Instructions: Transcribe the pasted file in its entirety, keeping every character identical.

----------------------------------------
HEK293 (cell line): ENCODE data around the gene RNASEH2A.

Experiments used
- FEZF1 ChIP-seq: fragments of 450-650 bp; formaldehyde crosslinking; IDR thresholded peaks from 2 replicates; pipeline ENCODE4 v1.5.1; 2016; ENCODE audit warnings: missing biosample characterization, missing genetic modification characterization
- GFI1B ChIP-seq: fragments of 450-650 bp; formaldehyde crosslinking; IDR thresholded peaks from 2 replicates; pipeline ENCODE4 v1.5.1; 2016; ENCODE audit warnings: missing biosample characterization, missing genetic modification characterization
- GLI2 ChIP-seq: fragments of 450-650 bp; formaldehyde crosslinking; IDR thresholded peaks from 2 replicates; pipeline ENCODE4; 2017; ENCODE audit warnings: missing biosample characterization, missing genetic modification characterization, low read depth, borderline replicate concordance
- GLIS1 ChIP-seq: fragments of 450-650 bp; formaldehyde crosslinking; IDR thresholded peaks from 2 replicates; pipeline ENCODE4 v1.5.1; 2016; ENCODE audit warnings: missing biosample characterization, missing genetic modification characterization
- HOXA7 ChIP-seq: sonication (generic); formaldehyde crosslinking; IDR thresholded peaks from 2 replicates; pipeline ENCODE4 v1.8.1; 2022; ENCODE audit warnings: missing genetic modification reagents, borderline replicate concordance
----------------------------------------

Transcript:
HEK293 (cell line): ENCODE data around the gene RNASEH2A.

Experiments used
- FEZF1 ChIP-seq: fragments of 450-650 bp; formaldehyde crosslinking; IDR thresholded peaks from 2 replicates; pipeline ENCODE4 v1.5.1; 2016; ENCODE audit warnings: missing biosample characterization, missing genetic modification characterization
- GFI1B ChIP-seq: fragments of 450-650 bp; formaldehyde crosslinking; IDR thresholded peaks from 2 replicates; pipeline ENCODE4 v1.5.1; 2016; ENCODE audit warnings: missing biosample characterization, missing genetic modification characterization
- GLI2 ChIP-seq: fragments of 450-650 bp; formaldehyde crosslinking; IDR thresholded peaks from 2 replicates; pipeline ENCODE4; 2017; ENCODE audit warnings: missing biosample characterization, missing genetic modification characterization, low read depth, borderline replicate concordance
- GLIS1 ChIP-seq: fragments of 450-650 bp; formaldehyde crosslinking; IDR thresholded peaks from 2 replicates; pipeline ENCODE4 v1.5.1; 2016; ENCODE audit warnings: missing biosample characterization, missing genetic modification characterization
- HOXA7 ChIP-seq: sonication (generic); formaldehyde crosslinking; IDR thresholded peaks from 2 replicates; pipeline ENCODE4 v1.8.1; 2022; ENCODE audit warnings: missing genetic modification reagents, borderline replicate concordance